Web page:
I own one photograph of my mother. She is three, standing at the lip of a garden pond complete with lily pads and frogspawn, under the watchful eye of her own mother. The little girl in that picture looks like me. I look like her.
The photograph is colorized—surprising, perhaps, as it was taken in 1930. Likely that’s why, in spite of the clothes and hairstyles, friends of mine sometimes assume that I am the sad-faced child in the picture. But I am not her. I did not wear a white party dress. My mother was never elegant in blue.
The last time I saw my mother in person she was standing on a street corner in the Scottish city of Dundee. She was hunched inside her grey winter coat with the red stripe, smiling. I can look back and see her standing there still, watching me as I walk away. We met that day because I couldn’t tell her over the phone that I planned to never see her again. So, we met for coffee one day in the spring of 1991. I still regret looking back at the woman who gave birth to me.
Although, looking back, I guess the worst thing my mother did to her children was to pick out for them a father who was a bad fit for family life. Not that he was an adventurer, a lone wolf, a lothario—he wasn’t any kind of an anti-hero. He just didn’t like to have people close to him. He did make an exception for my mother, I suppose. Most of the time. She was that famous exception that proves a rule.
I don’t know because I never asked, but I imagine Mom picked out my dad because no one had made an exception for her before.
By the time Dad died—in 1983—I think my mother was finding it more difficult to live in that imaginary world of hers where she grew a perfect family. I had left home by then, but I remember visits spattered with invective, or smeared with hurt silence, while my siblings and I tried not to look at the clock on the wall, or each other, or remember too hard. After Dad’s funeral, Mom began to look at her children with hungry eyes, as if she had long ago lost the person who fed her. Visits then became a game of cat and mouse, dodging her mouth. A few years in, Mom bought a kitten. Company for her, we thought. But the kitten didn’t like to have people close to him. He would sit on any piece of furniture tall enough to be a launch pad, waiting for the next human target. In mid-air, he somewhat resembled a flying squirrel—if you had time to notice. But that cat had the claws of a tiger. My mother’s arms were covered in scratches. The kitten had to go. Not long after that, I stopped visiting her at home.
When I was a little girl, the pond-side photograph of my mother and grandmother hung above my bed. After church on Palm Sunday—back when I still went to church with Mom—I used to tuck my palm cross behind the picture and leave it there to gather dust. The photo wasn’t—isn’t—formally framed. It is simply pressed between glass and card, kept in place with strips of black Passe-Partout tape. It’s true, I still own this photograph. If I want to, I can see it anytime just by closing my eyes. But I can’t show it to you here. When I moved to the States, I left my mother’s picture in the UK—in a box, in the loft above a friend’s garage.
My mother is eighty-seven now, if she is still alive. I know. I could find that out, if I wanted to. I could track down all of the family members I left behind when I made my escape from the tedium of second-hand family life. A permanent sister and aunt, and therefore still a daughter—still referenced as such, seven years on from that last cup of coffee—I had no respected obligations of my own. In 1998, like a snake shedding skin after skin, I left those old lies behind. I was forty years old. No great feud preceded my departure. If it had, if I still felt anger, or sadness, or anything, I think that writing about my mother and myself might be easier than it is, because then there would be a story.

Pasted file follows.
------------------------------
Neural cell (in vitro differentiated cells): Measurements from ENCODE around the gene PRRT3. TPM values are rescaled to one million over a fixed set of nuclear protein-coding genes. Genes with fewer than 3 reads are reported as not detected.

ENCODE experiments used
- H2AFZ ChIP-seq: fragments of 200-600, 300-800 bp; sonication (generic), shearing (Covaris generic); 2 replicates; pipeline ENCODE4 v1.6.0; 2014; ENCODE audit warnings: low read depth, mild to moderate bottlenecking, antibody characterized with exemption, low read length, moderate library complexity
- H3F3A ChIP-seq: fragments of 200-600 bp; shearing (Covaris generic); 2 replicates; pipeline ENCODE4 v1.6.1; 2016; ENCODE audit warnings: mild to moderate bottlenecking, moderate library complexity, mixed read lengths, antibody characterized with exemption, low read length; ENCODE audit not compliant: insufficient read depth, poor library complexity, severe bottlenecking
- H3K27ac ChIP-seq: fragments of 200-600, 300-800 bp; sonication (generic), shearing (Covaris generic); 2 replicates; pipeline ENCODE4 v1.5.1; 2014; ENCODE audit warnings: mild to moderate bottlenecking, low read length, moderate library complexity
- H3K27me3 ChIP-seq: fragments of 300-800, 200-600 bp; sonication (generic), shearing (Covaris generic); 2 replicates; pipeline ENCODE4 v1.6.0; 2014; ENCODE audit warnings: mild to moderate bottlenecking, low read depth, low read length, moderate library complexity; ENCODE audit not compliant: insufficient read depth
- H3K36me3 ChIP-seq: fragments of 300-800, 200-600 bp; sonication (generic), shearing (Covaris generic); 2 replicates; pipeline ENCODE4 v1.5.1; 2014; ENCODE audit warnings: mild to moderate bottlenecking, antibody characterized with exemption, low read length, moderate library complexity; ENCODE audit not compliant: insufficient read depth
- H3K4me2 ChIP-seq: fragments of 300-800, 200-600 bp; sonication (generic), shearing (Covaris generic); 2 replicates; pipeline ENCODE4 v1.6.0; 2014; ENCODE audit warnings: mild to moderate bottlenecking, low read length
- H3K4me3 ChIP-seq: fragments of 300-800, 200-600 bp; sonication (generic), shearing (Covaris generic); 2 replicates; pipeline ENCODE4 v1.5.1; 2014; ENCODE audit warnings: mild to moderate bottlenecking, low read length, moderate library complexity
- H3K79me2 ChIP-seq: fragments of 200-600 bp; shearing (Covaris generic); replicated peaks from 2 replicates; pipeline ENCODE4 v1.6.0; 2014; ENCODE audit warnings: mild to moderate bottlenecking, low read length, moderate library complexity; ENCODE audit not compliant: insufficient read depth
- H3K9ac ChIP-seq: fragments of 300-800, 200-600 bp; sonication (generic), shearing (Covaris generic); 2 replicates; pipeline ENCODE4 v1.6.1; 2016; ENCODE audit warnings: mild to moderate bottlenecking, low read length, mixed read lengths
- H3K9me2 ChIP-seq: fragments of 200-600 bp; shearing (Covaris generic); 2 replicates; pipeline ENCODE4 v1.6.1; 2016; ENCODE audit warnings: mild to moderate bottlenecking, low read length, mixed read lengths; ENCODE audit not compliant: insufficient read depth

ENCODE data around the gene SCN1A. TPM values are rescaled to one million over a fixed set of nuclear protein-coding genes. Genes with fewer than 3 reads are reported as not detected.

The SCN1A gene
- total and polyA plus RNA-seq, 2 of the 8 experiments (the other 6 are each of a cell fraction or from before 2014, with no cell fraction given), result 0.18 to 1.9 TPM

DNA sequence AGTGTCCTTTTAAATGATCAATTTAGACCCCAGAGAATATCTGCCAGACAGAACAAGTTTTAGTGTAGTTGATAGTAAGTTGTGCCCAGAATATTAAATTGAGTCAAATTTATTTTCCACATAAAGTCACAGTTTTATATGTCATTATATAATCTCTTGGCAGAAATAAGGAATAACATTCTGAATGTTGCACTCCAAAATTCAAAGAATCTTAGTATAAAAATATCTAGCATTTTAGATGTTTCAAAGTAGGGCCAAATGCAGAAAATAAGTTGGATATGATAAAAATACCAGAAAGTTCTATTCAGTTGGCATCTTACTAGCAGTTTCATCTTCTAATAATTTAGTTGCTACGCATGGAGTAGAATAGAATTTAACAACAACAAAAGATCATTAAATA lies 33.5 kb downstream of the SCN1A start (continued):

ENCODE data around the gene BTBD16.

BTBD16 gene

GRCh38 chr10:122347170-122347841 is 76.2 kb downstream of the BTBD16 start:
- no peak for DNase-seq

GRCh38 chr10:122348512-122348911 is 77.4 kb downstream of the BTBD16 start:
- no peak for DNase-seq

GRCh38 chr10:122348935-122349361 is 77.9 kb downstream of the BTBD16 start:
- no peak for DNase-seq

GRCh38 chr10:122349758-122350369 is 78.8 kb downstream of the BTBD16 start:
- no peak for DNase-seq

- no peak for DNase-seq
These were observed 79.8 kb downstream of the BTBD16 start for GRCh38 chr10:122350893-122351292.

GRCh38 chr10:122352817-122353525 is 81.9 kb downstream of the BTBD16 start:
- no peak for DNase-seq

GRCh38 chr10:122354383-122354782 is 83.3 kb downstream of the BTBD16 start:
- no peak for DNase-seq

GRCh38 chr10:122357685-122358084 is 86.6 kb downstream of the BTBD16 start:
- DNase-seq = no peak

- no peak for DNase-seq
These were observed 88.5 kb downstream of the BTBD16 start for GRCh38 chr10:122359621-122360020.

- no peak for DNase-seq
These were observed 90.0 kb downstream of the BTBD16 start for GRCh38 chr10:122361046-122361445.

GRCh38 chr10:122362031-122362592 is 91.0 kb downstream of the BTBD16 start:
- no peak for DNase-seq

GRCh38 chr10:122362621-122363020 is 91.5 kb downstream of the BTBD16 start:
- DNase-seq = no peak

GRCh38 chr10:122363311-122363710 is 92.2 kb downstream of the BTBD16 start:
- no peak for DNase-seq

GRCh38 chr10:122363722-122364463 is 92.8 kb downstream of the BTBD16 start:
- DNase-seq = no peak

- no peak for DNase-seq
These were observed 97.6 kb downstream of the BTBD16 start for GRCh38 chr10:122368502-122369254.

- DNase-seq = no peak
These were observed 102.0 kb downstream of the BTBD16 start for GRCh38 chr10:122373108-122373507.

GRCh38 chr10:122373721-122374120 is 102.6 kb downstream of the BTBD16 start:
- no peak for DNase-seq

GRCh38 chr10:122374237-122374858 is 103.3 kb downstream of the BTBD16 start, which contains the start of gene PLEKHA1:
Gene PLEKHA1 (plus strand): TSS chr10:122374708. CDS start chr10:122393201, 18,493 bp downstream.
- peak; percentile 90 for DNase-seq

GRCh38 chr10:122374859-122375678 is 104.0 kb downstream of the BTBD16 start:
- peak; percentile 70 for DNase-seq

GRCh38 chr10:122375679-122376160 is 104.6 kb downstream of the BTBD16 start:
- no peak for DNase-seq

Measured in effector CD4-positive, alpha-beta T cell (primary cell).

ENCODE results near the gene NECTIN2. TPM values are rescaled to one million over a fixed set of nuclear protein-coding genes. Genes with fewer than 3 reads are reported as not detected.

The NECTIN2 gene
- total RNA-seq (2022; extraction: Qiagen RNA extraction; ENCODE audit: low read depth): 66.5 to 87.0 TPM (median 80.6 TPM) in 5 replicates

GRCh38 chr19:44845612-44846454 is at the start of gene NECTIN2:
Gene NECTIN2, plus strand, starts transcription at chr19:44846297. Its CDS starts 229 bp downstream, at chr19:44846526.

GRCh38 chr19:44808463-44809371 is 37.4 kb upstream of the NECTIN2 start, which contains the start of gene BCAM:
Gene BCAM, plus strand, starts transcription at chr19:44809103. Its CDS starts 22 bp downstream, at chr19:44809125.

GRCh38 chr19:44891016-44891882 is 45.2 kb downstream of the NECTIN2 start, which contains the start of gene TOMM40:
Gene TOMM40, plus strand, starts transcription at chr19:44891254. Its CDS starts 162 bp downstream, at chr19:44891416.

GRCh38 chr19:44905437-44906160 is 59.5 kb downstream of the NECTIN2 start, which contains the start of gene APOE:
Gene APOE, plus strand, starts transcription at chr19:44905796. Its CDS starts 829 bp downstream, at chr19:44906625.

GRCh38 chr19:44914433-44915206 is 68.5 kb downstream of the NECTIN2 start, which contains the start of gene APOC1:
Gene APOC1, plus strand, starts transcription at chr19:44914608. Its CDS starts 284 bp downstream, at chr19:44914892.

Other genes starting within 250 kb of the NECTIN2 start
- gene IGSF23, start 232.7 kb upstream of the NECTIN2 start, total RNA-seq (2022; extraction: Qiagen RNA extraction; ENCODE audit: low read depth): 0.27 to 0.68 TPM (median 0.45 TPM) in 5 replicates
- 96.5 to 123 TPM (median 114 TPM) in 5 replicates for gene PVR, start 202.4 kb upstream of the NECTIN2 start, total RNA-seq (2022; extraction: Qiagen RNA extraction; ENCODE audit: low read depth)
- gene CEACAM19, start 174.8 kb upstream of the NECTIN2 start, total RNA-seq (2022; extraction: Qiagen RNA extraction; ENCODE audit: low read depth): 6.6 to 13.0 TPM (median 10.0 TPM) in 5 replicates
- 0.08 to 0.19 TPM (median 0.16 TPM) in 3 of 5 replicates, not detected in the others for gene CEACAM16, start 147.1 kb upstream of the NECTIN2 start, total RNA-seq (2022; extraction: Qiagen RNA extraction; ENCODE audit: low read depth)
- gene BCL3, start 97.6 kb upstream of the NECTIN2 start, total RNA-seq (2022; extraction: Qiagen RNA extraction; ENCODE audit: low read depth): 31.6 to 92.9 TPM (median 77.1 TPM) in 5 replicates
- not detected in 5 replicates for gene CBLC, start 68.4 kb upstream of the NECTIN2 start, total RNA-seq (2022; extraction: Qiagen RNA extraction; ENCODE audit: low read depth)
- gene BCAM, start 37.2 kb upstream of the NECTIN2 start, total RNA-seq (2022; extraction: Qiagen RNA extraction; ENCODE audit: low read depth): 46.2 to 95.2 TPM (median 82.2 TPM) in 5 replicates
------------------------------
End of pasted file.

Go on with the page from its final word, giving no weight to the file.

My mother’s name is Barbara. Was Barbara. And there’s another writer’s dilemma. But I can tell the story of Barbara, the girl born in France to Scottish parents, who, at thirteen, had to choose a few possessions to take with her when she and her recently widowed mother fled from the threat of internment in Vichy France. That chapter—from June, 1940—is the highlight of Barbara’s life, if one sees her life as a story arc. My mother did not see her life that way. She created for herself a different picture. First, a headshot of an unsuccessful but hardworking actor, smiling in monochrome. Or later, when the shelf threatened, framed as a picture-book 1950’s wife-to-be in a wedding gown. I have nothing to say about that last photograph. Nothing that hasn’t been said a million times.
Why is this an issue? Surely I am at liberty to write about whatever I choose. Well, not quite. The issue, for some, is that I am a poet. A woman, and a poet. A childless single woman, and a poet. Heartless, and a poet—or so I’m told. I have a Masters in poetry and, as I advanced toward my thesis defense, I became increasingly aware that my teachers felt I was holding out on them. “Who are you?” my advisor asked. I thought I had answered that question in my work. I thought I had explained my lack of attachments, the emotional flat-line to which I am tethered. I thought intellect and imagination were enough. I still think it.
My mother belongs to another country. I don’t have a map. I never did. I do have her picture, though. A solemn child, awkward in white, standing too close to the edge of a pond.
Jude Marr teaches at SAE Institute in Atlanta. Her work has appeared in The Cortland Review, Black Heart Magazine and Cactus Heart, among others. Jude received an honorable mention for the 2014 Frankye Davis Mayes Prize sponsored by the Academy of American Poets. See more of her work at jude-marr.squarespace.com.